Gentlemen Prefer Blondes was first released in the US on July 15, 1953 – exactly 65 years ago today. In many ways it’s the definitive Marilyn Monroe movie – although Some Like It Hot is better-known, she truly dominates the screen as Lorelei Lee. Her unforgettable performance of ‘Diamonds Are a Girl’s Best Friend’ inspired Madonna’s ‘Material Girl’, and her comedic partnership with co-star Jane Russell is peerless. For all those reasons (and many more), Gentlemen Prefer Blondes still feels timely and relevant today.
Over at Marilyn Remembered, Lorraine Nicol celebrates this happy anniversary; and you can read my review of the 2010 big-screen reissue here.
“Marilyn Monroe’s penultimate (completed) feature, Let’s Make Love (1960) isn’t as good as it might have been but it’s also better than one might have expected.
Two labor strikes, more work on the script by Hal Kanter, and Monroe’s usual personal issues during shooting notwithstanding, the resultant film came out okay. It has many plusses and a few minuses, and Montand’s performance both helps and hurts the film; Gregory Peck would have been a far better choice.
But the picture deviates a lot from the standard 1950s Monroe vehicle, and the script and George Cukor’s direction give it a subtlety and sophistication unusual for musicals of the period. The recently released-on-Blu-ray Les Girls (1957) strains for something similar but fails badly. Let’s Make Love, by comparison, succeeds almost effortlessly, if in small ways.
Monroe, heavier here than any film before or after, is nevertheless very sexy, and far more natural and less affected than in her earlier Fox films. Apparently she wasn’t all that happy with the script that was finally settled upon, but her performance is sweet and charming, even if after all the fuss Clement is still the main character and dominates the screentime, despite her top billing.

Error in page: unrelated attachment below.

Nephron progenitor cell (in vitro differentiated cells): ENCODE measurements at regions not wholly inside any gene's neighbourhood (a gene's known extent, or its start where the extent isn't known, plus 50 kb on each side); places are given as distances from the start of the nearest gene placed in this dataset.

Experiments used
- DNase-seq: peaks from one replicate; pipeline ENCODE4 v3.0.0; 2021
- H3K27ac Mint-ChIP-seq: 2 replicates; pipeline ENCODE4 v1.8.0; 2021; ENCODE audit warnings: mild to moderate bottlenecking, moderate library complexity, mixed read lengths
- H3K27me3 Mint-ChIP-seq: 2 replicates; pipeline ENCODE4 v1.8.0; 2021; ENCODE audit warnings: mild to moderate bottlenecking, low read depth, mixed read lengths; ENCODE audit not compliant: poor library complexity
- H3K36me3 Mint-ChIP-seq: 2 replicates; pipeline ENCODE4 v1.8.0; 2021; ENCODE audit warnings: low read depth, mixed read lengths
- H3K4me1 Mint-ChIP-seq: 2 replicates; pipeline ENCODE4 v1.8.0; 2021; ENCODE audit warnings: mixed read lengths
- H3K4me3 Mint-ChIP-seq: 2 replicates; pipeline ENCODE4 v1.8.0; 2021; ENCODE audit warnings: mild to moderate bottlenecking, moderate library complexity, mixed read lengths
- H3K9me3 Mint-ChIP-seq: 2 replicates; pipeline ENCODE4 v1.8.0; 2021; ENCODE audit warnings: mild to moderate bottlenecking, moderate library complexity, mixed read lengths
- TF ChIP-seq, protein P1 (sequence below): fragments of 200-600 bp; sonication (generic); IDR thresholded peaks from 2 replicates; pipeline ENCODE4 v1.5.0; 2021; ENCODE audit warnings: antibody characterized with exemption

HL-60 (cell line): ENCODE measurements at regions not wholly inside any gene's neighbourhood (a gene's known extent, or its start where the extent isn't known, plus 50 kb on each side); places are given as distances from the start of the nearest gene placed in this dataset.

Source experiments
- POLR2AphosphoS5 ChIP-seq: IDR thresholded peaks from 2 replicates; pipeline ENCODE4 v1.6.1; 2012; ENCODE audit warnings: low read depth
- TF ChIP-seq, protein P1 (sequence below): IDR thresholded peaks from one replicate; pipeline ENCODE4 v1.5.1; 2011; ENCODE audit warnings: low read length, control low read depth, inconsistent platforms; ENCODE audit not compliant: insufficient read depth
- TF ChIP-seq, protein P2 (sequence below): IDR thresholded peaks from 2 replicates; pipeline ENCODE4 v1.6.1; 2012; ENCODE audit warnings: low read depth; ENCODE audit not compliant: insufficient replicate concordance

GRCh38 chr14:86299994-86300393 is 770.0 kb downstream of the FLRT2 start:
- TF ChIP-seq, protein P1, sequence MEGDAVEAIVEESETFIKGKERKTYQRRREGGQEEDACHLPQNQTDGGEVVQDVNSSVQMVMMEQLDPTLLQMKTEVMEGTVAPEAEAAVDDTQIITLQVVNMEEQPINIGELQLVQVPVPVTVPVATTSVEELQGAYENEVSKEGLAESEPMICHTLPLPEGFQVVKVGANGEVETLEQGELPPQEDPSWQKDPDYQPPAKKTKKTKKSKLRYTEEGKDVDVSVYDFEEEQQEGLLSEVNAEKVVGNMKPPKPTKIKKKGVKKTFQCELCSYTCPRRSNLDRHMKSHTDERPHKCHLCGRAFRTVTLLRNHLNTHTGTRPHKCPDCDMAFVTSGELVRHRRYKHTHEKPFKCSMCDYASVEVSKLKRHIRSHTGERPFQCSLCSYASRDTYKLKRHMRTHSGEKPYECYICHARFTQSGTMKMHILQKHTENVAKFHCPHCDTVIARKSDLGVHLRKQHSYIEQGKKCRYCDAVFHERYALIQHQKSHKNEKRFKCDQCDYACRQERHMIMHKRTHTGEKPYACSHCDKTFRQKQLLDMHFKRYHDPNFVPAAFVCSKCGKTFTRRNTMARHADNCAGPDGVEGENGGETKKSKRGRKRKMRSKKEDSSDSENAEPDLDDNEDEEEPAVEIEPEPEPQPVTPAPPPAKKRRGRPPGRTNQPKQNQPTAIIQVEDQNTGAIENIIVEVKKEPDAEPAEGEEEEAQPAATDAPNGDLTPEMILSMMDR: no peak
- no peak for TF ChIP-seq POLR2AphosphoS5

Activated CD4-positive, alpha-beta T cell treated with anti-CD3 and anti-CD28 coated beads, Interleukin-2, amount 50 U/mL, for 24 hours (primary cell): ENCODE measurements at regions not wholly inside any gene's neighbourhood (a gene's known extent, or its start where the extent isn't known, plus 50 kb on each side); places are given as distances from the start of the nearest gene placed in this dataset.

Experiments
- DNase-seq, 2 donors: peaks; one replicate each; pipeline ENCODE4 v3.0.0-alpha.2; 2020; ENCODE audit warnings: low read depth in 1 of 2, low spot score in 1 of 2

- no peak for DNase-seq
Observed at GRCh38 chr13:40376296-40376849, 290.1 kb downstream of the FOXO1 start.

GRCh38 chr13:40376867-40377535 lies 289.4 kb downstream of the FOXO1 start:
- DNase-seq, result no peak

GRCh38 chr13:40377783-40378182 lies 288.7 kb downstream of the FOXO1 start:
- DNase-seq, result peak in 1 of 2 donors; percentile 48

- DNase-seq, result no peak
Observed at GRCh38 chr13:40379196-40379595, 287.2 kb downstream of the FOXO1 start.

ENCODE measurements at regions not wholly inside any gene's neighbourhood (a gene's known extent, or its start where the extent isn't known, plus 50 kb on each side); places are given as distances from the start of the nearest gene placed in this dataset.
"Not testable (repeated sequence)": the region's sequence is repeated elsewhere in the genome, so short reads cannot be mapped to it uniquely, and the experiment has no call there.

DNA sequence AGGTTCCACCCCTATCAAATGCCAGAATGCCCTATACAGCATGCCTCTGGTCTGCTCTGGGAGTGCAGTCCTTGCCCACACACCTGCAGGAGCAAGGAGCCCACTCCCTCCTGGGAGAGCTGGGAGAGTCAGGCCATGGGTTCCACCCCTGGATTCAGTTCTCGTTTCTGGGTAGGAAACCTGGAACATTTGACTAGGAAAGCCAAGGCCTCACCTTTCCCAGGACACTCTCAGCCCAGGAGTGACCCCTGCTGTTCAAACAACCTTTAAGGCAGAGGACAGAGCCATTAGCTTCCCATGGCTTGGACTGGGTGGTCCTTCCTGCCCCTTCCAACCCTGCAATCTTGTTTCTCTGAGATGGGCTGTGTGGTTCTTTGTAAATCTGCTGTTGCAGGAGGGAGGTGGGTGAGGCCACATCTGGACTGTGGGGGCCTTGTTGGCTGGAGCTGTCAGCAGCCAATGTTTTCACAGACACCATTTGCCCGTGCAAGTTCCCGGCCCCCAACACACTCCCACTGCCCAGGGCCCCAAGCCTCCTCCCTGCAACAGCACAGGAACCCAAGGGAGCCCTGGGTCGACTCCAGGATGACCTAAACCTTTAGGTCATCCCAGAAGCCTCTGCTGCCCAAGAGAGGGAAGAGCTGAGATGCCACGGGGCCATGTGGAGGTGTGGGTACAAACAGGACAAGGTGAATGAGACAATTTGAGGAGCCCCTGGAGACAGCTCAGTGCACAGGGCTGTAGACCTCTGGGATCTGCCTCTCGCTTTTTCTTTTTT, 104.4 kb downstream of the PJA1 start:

Video & Audio
Twilight Time’s Blu-ray, licensed from Fox, presents the film in its original 2.35:1 CinemaScope aspect ratio, with 5.1 and 2.0 DTS-HD Master Audio mixes approximating the original 4-track magnetic stereo release prints. The image looks pretty good throughout, though some color tweaking seems to have been done, most obvious on the flesh tones of Monroe and others. A limited edition of 3,000 units, this offers optional English subtitles and apparently is region-free.
The limited supplements include a trailer and isolated music track, along with Julie Kirgo’s usual booklet essay.
US fans, take note: The Asphalt Jungle is on TCM tonight at 5:45 pm (EST.) Over at his 24 Frames blog, John Greco looks back on how the ultimate heist movie broke all the rules of star-making…
“[John] Huston cast the film with an excellent group of actors. For Sterling Hayden, this was his first leading role in a major film. Louis Calhern, James Whitmore, Sam Jaffe and Jean Hagen were known entities but lacked marquee strength. Marilyn Monroe was still a starlet in what was essentially her first substantial part in a major film. She was not even Huston’s first choice for the role; he originally wanted Lola Albright. Monroe does not have much screen time as the young plaything to the sleazeball lawyer but she manages to make a big impression with her limited exposure, and she looks great.”
Some Like It Hot is an interesting choice to open the Film Noir Au Canal festival on the banks of the Lachine Canal in Montreal, Quebec. While it’s primarily a comedy, it also contains elements of the classic crime movie. And there’s music too!
Some Like It Hot will be screened at St. Patrick’s Square this Sunday, July 15. Arrive early for a performance by the Ukelele Club of Montreal at 7:30 pm (the ukulele was, of course, Sugar Kane’s instrument), and an introduction by film critic Helen Faradji, with the movie at 9 pm (in the original English, with French subtitles.) Admission is free, but donations are appreciated.